2013 - Association for Education in Journalism and Mass Communication Pages: unavailable || Words: 6499 words || 
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2. Lu, Yanqin. "Netizens Overlook "Official Frames" in China? A Framing Analysis of Online news and Micro-blogging Posts" Paper presented at the annual meeting of the Association for Education in Journalism and Mass Communication, Renaissance Hotel, Washington DC, Aug 08, 2013 Online <APPLICATION/PDF>. 2019-04-21 <http://citation.allacademic.com/meta/p671367_index.html>
Publication Type: Conference Paper/Unpublished Manuscript
Review Method: Peer Reviewed
Abstract: This framing analysis study examined China’s online news and micro-blogging posts on the disputes on Dioayu/Senkaku Islands. Compare to online news, micro-blogging users were more likely to put a human face and make moral judgments on the issue. Within the micro-blogging network, public figures tended to employ thematic frame while news media users preferred episodic frame. Pearson correlation test determined that public figures have a significant impact on the general users in the micro-blogging network.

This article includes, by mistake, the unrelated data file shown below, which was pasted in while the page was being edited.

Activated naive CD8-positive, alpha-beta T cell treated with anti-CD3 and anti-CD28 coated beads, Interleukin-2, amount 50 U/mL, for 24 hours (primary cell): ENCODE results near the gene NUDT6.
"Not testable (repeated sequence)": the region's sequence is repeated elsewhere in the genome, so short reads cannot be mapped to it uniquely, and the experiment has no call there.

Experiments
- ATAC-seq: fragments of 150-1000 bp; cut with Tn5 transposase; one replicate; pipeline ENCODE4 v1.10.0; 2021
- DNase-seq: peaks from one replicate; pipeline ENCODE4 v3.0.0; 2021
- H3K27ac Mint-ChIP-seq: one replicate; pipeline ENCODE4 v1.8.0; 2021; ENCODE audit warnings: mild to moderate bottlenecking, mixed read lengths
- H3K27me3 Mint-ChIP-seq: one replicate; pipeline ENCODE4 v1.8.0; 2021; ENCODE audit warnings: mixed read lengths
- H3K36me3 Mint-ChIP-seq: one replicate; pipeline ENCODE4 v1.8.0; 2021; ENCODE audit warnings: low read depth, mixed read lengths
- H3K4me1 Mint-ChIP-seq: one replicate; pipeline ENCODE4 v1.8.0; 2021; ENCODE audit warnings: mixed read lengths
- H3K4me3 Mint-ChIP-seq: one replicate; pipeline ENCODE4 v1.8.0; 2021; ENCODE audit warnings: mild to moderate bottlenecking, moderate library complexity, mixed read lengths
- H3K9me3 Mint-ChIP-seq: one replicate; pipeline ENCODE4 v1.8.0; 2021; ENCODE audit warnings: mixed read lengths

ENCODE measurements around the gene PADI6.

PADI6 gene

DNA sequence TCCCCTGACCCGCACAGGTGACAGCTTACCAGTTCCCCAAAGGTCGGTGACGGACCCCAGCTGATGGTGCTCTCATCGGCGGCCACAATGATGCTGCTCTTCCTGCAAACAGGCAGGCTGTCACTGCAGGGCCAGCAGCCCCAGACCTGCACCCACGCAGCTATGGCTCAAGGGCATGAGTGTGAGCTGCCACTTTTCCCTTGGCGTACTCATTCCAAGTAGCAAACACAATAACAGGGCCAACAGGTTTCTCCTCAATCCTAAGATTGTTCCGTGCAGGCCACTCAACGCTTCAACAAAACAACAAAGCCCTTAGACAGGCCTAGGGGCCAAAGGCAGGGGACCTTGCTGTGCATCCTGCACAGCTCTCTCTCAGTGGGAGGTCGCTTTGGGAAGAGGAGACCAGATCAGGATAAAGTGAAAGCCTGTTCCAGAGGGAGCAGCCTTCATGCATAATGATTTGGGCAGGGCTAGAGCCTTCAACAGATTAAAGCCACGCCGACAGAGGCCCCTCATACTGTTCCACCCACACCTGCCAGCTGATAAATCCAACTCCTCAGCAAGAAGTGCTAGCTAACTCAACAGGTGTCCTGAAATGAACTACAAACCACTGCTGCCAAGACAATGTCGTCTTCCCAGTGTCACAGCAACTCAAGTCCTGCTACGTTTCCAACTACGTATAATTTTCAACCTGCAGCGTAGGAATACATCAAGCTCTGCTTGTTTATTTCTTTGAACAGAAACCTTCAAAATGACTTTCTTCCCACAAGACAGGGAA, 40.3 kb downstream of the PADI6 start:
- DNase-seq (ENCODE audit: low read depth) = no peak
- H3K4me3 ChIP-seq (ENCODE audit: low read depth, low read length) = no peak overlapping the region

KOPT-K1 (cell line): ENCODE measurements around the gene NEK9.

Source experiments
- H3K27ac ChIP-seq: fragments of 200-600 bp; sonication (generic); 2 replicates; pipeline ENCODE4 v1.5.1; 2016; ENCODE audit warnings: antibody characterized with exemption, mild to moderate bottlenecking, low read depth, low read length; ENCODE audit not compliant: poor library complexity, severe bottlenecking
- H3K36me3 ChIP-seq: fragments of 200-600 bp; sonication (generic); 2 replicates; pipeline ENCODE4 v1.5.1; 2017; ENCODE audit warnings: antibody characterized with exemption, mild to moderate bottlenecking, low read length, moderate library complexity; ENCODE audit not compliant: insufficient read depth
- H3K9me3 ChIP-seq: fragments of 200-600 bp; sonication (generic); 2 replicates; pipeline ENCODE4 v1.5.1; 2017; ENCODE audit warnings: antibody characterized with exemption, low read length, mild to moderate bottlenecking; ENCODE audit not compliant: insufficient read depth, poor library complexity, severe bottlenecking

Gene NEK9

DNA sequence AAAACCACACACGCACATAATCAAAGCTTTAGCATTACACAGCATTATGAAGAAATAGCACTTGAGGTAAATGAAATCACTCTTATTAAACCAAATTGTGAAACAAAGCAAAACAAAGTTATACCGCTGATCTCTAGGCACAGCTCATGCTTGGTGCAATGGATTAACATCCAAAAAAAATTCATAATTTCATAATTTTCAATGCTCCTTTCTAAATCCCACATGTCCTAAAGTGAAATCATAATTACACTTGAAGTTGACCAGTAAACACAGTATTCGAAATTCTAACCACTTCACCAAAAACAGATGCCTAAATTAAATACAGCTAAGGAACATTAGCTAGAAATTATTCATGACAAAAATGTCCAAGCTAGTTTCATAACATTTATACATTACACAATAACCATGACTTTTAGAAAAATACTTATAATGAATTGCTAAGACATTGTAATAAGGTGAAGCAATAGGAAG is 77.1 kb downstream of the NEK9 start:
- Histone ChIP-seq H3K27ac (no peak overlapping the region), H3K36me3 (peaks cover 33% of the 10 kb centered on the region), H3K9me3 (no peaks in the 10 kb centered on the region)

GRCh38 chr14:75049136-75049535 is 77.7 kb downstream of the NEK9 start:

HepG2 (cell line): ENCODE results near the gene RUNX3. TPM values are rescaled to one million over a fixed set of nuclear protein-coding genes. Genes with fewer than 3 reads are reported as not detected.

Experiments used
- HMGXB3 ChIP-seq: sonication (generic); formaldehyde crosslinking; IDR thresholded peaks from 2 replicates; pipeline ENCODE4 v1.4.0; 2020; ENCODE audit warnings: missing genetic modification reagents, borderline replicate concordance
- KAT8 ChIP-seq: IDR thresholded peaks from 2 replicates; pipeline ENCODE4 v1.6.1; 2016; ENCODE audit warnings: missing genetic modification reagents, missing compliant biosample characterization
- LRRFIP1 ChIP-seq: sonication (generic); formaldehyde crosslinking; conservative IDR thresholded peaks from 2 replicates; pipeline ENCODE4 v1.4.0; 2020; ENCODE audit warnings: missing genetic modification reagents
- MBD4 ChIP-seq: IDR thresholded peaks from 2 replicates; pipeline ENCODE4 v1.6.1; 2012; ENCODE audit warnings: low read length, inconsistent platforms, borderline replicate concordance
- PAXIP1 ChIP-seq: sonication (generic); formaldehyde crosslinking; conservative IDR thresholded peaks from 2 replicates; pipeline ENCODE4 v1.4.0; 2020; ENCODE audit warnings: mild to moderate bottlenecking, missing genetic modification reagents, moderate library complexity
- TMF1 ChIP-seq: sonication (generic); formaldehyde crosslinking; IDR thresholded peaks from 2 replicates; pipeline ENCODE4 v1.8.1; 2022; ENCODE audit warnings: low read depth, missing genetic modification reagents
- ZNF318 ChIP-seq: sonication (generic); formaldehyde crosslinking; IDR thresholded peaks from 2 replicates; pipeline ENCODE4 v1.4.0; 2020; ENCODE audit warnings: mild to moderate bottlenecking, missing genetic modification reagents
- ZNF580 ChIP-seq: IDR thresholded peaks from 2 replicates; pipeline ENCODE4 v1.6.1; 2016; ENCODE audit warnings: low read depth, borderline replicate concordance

2014 - Annual Scientific Meeting of the International Society of Political Psychology Words: 249 words || 
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3. Yang, Sijia., Xu, Jinghong. and Qi, Jiayin. "Will Chinese Government’s Online Censorship Boomerang? The Effects of Perceived Censorship Attempt Initiated by Different Sources on Rumor Processing, Spreading and Evaluation of Government among Chinese Netizens" Paper presented at the annual meeting of the Annual Scientific Meeting of the International Society of Political Psychology, Ergife Palace Hotel, Rome, Italy, Jul 04, 2014 <Not Available>. 2019-04-21 <http://citation.allacademic.com/meta/p727393_index.html>